How To Write a Value Proposition
Now that we have given you the definition of a value proposition, here are some important techniques to keep in mind when writing your value proposition:
- The Seven Why’s. There is an old technique that was originally developed as part of the Toyota lean manufacturing process in Japan called the “7 Why’s”. It says that if you truly want to get to the root of an issue, ask the question “why” seven times. Start by asking yourself (perhaps with some friends and colleagues) why your product, service or approach is unique. When you get the answer, ask “why” six more times. In the end, it will give you a deeper sense of your value proposition and how it needs to be honed to be truly unique.
- Intelligence That Only You Possess. Anyone can start virtually any company these days. What cannot be copied is the intelligence that comes with experience. A local politician won a mayoral race in a big city against a politician that was well known in the state. The underdog winner focused on things only he could know from having grown up in the city, like the pothole on 5th avenue and the underperforming train system. He used the knowledge he could only obtain from the years he spent growing up in that city. You can’t copy intelligence or experience so find yours as the basis of a unique value proposition.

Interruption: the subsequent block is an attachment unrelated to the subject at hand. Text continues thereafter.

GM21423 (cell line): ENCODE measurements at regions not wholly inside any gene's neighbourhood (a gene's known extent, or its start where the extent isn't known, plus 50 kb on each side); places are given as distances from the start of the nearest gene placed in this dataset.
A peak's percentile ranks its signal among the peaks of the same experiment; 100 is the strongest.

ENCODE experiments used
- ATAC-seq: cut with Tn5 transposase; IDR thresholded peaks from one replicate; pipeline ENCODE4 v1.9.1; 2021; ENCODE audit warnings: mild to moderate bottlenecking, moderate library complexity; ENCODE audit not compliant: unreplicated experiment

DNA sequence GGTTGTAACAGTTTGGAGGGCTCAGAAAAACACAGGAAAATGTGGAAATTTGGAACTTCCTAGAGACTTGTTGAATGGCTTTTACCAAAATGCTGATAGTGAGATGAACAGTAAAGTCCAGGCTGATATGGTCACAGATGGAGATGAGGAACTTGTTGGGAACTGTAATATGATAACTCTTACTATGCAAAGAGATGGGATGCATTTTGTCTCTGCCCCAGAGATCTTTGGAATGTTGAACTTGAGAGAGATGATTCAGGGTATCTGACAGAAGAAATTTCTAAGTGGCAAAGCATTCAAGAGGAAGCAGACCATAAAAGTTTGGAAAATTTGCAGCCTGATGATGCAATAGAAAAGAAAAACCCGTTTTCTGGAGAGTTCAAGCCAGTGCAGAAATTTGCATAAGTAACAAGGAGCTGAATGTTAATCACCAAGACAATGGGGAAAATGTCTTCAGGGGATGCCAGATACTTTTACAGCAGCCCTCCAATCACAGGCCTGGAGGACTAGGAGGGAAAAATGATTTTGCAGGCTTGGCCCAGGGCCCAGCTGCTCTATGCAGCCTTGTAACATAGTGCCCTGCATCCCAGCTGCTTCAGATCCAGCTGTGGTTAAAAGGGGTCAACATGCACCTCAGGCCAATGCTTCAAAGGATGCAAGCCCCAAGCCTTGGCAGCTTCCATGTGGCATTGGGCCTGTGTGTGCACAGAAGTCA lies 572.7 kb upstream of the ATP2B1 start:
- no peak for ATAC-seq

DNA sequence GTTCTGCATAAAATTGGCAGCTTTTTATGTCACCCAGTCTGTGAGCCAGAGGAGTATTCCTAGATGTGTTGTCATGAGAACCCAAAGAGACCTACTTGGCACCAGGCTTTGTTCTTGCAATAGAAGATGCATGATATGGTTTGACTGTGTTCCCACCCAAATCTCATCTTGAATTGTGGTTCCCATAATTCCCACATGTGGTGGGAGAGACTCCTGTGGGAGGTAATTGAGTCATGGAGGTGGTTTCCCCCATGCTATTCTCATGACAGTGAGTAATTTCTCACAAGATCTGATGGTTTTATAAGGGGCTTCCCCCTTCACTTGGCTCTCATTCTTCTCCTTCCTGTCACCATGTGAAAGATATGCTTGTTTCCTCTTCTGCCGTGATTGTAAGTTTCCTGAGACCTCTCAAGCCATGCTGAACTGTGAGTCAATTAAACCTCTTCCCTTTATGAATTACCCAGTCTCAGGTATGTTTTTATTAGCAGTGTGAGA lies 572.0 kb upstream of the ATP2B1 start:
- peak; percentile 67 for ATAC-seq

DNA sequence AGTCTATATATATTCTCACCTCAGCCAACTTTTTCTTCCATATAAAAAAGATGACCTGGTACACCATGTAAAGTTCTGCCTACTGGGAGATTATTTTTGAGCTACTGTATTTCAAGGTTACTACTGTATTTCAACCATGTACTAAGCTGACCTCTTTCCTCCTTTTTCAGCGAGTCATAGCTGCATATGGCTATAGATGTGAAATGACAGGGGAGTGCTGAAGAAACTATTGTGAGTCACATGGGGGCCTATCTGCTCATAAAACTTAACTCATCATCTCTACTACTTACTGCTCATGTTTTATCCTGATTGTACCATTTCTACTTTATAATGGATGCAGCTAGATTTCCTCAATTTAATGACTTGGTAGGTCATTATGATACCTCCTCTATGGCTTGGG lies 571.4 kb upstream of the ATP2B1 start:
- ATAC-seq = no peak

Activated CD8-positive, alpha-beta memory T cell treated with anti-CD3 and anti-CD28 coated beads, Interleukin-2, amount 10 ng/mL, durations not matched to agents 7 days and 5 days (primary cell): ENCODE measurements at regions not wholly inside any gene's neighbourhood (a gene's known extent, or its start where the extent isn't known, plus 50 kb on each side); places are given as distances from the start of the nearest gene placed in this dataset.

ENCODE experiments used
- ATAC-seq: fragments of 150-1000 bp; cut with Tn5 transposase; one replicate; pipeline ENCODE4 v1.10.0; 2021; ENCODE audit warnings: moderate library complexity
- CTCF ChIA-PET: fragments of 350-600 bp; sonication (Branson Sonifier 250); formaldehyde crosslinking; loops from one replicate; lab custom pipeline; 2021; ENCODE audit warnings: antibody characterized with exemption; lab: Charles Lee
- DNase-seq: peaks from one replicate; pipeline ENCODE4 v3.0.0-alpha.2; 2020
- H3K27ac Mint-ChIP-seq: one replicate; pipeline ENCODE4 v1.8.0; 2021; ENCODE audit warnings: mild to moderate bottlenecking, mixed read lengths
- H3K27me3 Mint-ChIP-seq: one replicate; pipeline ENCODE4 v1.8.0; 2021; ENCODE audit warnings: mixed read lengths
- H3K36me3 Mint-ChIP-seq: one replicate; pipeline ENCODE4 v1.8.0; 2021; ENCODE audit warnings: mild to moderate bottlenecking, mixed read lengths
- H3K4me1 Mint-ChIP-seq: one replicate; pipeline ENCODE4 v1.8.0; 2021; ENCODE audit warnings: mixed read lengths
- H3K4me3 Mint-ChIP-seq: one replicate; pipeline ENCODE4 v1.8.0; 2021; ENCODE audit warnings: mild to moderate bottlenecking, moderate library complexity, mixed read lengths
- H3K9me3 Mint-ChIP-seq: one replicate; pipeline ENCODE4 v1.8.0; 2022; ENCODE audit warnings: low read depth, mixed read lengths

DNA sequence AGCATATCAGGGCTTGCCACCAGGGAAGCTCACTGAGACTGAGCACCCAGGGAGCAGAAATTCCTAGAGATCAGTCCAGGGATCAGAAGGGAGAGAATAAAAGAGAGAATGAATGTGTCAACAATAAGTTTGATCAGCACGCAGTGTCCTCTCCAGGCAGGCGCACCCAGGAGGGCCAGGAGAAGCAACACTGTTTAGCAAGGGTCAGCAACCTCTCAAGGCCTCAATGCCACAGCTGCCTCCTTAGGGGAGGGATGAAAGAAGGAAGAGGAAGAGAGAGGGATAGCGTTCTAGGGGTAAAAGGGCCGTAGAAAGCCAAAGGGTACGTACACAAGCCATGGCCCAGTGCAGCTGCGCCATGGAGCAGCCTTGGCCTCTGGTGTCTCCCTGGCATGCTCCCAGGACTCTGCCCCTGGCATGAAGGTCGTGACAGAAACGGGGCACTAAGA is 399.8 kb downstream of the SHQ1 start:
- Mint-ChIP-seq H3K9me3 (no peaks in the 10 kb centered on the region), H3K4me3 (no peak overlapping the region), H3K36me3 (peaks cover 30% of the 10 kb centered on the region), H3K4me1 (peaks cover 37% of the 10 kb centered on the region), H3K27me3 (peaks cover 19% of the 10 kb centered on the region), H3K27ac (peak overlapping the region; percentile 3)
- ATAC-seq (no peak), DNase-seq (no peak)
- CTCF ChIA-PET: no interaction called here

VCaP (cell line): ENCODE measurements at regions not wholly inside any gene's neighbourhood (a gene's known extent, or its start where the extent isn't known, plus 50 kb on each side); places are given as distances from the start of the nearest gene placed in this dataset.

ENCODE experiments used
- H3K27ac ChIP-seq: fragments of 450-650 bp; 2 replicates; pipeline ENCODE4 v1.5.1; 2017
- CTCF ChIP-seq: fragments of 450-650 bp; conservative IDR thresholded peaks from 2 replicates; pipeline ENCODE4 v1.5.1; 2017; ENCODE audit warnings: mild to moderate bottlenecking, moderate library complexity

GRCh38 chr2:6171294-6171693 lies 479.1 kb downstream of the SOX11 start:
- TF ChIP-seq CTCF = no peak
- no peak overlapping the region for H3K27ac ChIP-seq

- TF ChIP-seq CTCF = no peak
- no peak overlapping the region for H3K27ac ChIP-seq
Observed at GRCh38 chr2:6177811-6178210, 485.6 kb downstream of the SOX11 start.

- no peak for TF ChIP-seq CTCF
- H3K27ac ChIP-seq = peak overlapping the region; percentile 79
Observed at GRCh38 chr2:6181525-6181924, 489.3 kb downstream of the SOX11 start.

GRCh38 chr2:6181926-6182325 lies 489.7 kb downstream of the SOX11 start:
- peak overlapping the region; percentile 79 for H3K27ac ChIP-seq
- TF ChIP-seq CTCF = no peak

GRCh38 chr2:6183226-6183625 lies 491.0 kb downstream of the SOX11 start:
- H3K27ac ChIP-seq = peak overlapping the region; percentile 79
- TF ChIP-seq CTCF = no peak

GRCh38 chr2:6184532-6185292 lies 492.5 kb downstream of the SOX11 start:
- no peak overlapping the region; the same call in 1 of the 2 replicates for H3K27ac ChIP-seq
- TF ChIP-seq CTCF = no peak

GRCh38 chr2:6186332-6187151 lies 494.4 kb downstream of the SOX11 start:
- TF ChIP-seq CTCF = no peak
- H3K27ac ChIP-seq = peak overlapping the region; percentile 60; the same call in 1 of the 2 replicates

- Unique Doesn’t Just Mean Product or Service – It Can Mean Approach. Your uniqueness does not have to be a feature of your product or service. It can be the way you approach your market. Take Starbucks. When they launched there was no shortage of coffee in America. Take Apple. The technology behind songs and MP3s existed for a decade. But each of them took a unique approach.
- No Need to be Unique to Everyone – Just to Your Target Market. It is virtually impossible to be unique for an entire market in this day and age. And while it still takes creativity, it is much easier to be unique to a specific market segment. Think of a high-end car club in which members get access to multiple high-end cars. Approaching a whole market where there are existing services might be hard, but what if you only approached affluent women in Nashville and created a car club that really focused on the Nashville scene? Might be pretty unique.